Each Friday I compile a list that highlights five things you probably missed in the news that week and why you should care about them.
Here’s your list for the week of May 9:
1. Is UMass’ dining program too good?
The University of Massachusetts at Amherst is known for being a top-notch college dining program. But not everyone is happy about the university’s food success. According to an article by WWLP.com, local restaurants in the area aren’t happy that the college’s dining program is so popular among students that it takes away business from them. “Even our vendors who we work with, they get complaints from the restaurants that students are staying on campus,” one dining services member told the paper.
Read more: UMass dining drawing criticism for being too good
2. District increasing prices to cover cost of higher quality meals
Students at Hutchinson Public Schools in Minnesota will be paying more for meals next year. The increase is, in part, to help cover the cost of producing higher quality meals (the other part is to meet a USDA regulation that requires some schools to increase meal prices). The district has been adding healthier menu items and making more from scratch, which has increased the costs for the foodservice department. Ten cents will be added to meals next year to cover those costs.
Read more: School lunch prices will rise to pay for healthier menu
3. U of Chicago students stage hunger strike over selection of new contract management
Ten students at the University of Chicago staged a 24-hour hunger strike over the selection of Bon Appetit as the college’s new foodservice management company. The students are part of a campus organization called Fight for Just Food, which is protesting the selection and urging the university to not “do business with corporations that profit from prisons.” Bon Appetit has never provided foodservice for prisons but it’s parent company, Compass Group, does. Fight for Just Food would like the university to have a self-operated foodservice program.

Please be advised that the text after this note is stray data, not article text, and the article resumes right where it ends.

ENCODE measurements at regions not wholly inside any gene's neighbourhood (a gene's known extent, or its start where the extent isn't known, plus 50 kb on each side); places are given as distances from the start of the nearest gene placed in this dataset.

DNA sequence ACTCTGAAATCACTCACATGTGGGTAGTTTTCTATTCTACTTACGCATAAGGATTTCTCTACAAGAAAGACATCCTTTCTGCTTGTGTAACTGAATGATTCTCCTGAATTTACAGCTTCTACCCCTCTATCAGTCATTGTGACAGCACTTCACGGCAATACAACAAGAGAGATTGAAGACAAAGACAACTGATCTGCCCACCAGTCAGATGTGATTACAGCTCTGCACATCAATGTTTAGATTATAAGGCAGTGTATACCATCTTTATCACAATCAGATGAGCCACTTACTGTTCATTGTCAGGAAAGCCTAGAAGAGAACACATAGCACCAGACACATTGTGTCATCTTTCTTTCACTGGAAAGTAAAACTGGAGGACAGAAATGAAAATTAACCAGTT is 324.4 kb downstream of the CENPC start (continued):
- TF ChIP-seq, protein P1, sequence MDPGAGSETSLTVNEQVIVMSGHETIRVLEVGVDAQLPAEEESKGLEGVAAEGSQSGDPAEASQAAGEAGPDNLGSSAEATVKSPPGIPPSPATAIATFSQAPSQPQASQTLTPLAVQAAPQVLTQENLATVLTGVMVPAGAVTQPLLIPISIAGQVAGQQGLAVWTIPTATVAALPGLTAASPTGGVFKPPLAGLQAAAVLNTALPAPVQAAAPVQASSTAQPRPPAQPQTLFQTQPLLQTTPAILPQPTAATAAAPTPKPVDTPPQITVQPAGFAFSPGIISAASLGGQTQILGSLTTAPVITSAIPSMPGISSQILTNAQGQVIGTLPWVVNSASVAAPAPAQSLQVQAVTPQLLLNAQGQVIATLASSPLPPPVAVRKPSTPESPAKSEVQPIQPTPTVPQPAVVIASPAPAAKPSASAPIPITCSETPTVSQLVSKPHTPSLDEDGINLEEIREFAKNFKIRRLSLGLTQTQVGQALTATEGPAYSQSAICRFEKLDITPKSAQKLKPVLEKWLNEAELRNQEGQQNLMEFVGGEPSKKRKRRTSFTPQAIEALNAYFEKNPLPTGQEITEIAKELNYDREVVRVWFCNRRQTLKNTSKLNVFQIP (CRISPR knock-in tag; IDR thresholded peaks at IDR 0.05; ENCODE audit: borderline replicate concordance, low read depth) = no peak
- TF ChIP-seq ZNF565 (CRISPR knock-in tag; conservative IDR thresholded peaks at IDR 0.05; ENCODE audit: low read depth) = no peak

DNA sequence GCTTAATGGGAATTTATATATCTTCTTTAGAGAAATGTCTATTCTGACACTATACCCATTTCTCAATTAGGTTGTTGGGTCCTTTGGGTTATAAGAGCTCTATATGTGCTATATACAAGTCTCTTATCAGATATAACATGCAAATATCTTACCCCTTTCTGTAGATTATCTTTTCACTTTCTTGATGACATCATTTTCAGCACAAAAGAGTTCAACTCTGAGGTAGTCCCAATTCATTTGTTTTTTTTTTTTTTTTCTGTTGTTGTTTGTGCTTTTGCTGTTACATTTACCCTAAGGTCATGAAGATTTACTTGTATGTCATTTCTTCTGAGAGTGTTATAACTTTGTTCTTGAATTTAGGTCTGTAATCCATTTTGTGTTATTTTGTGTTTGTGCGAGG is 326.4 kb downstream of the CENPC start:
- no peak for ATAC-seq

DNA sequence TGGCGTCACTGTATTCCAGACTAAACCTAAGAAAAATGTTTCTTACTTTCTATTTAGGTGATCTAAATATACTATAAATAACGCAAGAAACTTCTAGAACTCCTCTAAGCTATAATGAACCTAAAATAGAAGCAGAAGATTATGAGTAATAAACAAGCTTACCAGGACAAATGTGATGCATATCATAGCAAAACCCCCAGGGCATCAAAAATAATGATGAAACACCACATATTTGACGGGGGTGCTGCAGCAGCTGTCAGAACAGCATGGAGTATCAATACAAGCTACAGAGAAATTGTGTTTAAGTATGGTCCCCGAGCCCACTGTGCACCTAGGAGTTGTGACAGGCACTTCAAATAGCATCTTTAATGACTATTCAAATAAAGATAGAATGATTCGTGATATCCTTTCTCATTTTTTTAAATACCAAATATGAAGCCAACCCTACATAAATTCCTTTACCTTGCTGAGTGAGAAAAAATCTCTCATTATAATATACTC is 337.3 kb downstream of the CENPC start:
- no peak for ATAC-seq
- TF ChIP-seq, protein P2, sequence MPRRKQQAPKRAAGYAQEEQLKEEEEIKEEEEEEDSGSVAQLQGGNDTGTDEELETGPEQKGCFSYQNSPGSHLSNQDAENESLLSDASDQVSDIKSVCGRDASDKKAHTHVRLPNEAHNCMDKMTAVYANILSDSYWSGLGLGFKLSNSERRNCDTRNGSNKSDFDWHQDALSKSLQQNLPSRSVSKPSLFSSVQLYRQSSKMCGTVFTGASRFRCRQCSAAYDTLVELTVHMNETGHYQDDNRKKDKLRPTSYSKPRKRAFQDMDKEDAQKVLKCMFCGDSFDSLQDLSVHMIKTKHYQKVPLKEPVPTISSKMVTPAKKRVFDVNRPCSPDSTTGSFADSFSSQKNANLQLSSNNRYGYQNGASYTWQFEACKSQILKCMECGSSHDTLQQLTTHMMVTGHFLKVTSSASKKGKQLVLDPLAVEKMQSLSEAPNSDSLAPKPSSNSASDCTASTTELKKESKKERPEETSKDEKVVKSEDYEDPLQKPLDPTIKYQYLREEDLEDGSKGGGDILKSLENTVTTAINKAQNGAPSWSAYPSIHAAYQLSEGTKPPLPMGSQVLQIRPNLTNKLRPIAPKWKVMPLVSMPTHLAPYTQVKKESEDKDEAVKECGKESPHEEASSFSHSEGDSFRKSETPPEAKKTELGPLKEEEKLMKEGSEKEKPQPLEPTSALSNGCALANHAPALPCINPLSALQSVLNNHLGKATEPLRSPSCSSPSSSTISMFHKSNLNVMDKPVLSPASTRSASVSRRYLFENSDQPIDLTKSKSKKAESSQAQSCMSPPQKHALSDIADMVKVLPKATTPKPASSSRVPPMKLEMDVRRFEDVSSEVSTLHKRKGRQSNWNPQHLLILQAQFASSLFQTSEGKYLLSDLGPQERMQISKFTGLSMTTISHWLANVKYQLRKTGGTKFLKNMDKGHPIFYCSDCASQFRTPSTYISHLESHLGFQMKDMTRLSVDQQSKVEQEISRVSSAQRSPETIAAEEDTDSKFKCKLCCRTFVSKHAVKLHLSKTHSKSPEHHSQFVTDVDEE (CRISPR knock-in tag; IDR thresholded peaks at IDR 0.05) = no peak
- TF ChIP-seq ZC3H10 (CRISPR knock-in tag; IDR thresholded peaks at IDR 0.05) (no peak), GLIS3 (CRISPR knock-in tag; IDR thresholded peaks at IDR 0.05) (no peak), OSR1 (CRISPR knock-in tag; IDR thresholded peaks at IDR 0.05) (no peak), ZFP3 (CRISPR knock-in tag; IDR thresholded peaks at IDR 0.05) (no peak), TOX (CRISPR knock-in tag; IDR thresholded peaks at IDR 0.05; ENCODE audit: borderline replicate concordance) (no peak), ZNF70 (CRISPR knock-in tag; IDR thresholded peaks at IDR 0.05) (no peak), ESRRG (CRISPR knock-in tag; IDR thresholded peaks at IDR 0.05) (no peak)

Read more: U Of C Students Staging Hunger Strike Over University Food Provider Contract
4. Police engage with students protesting lunch money scandal in Brazil
Students in Sao Paulo have been occupying schools and other public buildings to protest what investigators are calling a scheme to divert money from the public school lunch programs, according to the LA Times. In response to the protest, police have begun to forcibly remove students, with some students reporting they were dragged from the buildings. The protest is over what local media are calling the “Lunch Money Mafia.” Investigators have found that the so-called Lunch Money Mafia has overpaid foodservice providers in exchange for bribes, causing schools to lose out on millions of dollars in funding for the school meals program. There is also evidence that students are missing meals and that some of the meals provided are lacking in quality or nutrition.
Read more: Brazilian police drag out students occupying schools to protest lunch money scandal
5. Teachers attack Detroit Public School’s meal program following strike
Teachers in the Detroit Public School District have held several “sick outs” in the past several months, forcing the closure of many of the district's schools—last week’s sick out closed all but three of the district’s 97 schools. (Teachers are protesting what they call deplorable teaching conditions and are asking for their voices to be heard among proposed changes to help the district’s debt problem. Some have said the sick outs were harming children who don’t receive meals while the schools are closed. Some teachers took offense to that claim and are starting a social media campaign attacking the food served in the schools. The teachers are posting unflattering photos of school meals with the hashtag #SeeItBelieveIt.
Read more: School Lunch Photos Reveal the Disturbing State of Detroit Public Schools